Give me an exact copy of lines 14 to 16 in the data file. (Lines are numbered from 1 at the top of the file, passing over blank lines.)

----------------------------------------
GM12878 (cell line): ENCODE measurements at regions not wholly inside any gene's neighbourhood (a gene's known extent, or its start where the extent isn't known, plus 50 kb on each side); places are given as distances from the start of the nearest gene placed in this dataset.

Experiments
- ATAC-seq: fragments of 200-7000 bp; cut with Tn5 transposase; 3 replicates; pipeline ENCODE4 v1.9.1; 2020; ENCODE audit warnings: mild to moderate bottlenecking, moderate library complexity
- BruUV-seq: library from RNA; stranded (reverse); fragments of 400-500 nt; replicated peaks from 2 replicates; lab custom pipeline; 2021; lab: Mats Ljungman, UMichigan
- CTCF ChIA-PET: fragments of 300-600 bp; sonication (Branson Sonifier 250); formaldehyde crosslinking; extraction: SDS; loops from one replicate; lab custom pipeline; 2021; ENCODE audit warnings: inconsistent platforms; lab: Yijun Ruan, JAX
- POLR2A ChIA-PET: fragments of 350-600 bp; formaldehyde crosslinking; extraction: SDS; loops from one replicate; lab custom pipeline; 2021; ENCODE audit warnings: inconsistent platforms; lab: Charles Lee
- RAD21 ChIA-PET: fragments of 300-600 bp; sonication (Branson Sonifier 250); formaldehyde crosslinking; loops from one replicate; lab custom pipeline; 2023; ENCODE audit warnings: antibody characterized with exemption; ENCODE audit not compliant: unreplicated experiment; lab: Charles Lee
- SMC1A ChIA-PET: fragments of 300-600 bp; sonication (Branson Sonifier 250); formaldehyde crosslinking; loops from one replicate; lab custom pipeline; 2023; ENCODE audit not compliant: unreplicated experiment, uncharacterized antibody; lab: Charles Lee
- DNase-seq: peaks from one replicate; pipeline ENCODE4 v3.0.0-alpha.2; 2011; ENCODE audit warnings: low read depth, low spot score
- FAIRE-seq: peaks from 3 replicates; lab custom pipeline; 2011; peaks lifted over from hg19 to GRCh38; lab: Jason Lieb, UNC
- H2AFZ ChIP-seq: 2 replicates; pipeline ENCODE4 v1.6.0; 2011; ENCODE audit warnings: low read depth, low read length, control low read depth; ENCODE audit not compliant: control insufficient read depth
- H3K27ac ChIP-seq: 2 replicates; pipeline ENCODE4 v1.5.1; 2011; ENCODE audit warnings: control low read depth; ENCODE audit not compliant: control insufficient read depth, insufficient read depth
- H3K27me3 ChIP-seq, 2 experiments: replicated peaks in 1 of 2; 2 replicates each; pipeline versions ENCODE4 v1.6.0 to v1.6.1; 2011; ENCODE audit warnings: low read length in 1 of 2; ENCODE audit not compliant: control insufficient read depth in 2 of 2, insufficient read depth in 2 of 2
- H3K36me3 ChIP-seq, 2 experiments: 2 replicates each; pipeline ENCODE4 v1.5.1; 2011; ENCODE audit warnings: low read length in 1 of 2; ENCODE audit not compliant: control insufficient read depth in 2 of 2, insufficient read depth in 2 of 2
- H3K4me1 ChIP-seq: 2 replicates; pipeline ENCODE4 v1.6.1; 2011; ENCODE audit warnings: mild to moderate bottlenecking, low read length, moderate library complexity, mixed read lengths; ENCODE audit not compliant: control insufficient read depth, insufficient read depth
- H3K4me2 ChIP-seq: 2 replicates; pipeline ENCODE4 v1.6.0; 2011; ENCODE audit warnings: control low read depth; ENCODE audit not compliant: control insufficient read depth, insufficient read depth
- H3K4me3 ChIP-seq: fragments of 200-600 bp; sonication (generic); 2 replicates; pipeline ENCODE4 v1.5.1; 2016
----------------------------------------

- H3K36me3 ChIP-seq, 2 experiments: 2 replicates each; pipeline ENCODE4 v1.5.1; 2011; ENCODE audit warnings: low read length in 1 of 2; ENCODE audit not compliant: control insufficient read depth in 2 of 2, insufficient read depth in 2 of 2
- H3K4me1 ChIP-seq: 2 replicates; pipeline ENCODE4 v1.6.1; 2011; ENCODE audit warnings: mild to moderate bottlenecking, low read length, moderate library complexity, mixed read lengths; ENCODE audit not compliant: control insufficient read depth, insufficient read depth
- H3K4me2 ChIP-seq: 2 replicates; pipeline ENCODE4 v1.6.0; 2011; ENCODE audit warnings: control low read depth; ENCODE audit not compliant: control insufficient read depth, insufficient read depth